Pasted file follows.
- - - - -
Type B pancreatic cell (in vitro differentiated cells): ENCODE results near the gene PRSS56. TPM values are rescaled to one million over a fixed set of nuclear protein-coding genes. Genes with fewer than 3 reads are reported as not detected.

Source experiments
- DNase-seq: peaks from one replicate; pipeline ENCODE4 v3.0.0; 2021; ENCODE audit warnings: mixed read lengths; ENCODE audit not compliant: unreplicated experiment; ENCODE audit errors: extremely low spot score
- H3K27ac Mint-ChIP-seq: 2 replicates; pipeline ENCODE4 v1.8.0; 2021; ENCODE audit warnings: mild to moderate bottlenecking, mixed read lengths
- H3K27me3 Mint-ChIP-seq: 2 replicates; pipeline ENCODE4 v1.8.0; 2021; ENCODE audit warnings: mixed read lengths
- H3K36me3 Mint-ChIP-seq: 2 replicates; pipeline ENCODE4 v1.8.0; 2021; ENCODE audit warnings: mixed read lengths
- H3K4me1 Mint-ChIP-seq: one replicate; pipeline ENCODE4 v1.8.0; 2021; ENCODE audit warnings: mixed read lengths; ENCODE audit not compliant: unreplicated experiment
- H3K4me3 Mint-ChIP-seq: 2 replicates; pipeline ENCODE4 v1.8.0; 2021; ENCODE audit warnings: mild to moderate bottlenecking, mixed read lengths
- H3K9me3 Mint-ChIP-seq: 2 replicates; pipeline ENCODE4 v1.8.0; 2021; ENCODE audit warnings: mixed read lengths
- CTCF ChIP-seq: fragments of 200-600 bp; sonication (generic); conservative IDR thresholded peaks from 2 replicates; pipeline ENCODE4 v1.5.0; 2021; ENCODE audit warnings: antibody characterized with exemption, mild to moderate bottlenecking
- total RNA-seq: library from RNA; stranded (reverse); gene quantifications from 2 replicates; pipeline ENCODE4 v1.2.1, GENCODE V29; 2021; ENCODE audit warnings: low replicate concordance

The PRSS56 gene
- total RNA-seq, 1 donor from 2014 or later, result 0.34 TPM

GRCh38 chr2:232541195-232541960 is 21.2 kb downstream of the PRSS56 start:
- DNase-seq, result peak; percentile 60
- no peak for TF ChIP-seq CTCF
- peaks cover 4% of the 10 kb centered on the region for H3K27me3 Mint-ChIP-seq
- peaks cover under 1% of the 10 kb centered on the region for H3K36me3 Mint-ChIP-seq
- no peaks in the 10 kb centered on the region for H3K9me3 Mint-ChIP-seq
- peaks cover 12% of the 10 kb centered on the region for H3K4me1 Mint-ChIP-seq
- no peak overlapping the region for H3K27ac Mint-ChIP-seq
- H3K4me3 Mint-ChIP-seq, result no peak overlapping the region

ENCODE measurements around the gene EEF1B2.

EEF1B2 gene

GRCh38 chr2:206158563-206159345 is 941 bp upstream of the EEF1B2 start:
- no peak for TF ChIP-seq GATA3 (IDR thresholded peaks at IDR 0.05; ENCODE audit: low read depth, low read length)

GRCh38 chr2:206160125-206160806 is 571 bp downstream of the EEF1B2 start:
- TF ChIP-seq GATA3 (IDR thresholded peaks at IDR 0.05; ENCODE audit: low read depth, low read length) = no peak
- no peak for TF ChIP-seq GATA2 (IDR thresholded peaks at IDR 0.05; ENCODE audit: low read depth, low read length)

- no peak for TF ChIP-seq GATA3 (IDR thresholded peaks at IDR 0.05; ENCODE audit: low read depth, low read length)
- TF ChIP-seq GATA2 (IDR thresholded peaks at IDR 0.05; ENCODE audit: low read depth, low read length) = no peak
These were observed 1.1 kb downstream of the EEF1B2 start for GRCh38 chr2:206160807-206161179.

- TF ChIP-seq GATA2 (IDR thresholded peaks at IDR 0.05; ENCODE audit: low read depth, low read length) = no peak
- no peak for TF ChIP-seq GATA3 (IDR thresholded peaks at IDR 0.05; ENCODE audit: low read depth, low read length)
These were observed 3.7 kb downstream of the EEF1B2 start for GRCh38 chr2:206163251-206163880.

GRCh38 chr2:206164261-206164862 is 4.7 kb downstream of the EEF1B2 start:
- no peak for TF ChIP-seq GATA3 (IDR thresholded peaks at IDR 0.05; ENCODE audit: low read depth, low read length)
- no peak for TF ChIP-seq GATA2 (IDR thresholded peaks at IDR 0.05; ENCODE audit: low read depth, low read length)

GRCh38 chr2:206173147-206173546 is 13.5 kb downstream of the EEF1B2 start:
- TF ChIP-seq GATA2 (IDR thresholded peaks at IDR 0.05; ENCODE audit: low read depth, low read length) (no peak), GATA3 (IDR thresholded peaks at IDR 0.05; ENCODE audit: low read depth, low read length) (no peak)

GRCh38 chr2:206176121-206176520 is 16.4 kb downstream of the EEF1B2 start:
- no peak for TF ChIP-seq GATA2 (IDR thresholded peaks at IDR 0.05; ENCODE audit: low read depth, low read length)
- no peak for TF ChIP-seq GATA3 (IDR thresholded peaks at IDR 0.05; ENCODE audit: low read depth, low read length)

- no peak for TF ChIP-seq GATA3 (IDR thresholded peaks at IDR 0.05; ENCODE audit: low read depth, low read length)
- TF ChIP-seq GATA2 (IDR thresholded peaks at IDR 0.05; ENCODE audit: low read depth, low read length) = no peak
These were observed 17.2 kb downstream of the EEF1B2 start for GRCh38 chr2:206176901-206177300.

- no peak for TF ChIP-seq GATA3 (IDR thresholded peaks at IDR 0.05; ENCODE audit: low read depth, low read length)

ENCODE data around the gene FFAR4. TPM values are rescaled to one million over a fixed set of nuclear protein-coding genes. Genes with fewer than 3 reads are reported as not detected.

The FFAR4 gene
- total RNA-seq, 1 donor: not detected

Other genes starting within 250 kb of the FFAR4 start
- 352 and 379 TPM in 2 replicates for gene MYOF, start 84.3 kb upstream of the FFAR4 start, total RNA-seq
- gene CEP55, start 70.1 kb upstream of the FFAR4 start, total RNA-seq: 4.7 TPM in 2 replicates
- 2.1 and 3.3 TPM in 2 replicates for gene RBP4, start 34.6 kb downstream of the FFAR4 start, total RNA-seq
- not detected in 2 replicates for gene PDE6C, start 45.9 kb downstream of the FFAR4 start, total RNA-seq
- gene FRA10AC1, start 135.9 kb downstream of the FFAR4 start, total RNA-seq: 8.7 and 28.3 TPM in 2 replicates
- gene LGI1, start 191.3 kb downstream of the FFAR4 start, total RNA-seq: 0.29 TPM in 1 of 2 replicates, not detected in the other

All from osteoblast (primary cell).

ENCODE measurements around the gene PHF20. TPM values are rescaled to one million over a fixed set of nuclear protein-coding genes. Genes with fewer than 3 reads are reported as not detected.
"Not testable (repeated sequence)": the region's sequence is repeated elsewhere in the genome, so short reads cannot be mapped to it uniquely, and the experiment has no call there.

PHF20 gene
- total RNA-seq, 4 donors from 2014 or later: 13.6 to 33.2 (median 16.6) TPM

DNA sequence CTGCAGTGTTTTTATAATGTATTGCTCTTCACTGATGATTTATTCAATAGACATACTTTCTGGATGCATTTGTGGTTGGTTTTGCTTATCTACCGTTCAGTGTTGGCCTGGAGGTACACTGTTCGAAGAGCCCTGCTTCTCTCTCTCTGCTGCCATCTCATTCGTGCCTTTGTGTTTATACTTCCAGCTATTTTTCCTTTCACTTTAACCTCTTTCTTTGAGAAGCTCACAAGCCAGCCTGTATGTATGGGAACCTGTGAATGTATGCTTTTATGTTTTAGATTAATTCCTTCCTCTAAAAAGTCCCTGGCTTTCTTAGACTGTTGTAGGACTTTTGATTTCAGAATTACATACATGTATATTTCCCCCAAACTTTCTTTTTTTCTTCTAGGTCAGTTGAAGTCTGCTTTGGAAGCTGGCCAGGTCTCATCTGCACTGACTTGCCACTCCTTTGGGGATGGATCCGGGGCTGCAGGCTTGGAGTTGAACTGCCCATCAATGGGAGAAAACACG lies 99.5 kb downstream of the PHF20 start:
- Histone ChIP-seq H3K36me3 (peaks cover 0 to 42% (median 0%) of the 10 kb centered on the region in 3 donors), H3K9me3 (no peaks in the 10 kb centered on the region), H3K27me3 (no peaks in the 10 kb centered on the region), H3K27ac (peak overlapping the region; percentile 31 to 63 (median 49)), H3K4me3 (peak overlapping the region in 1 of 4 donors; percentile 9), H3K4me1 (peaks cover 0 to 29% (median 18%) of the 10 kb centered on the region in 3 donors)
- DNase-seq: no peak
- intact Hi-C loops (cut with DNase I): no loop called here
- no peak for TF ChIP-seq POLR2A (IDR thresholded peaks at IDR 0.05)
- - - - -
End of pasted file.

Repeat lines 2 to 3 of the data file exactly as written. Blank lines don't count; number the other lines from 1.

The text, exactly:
Source experiments
- DNase-seq: peaks from one replicate; pipeline ENCODE4 v3.0.0; 2021; ENCODE audit warnings: mixed read lengths; ENCODE audit not compliant: unreplicated experiment; ENCODE audit errors: extremely low spot score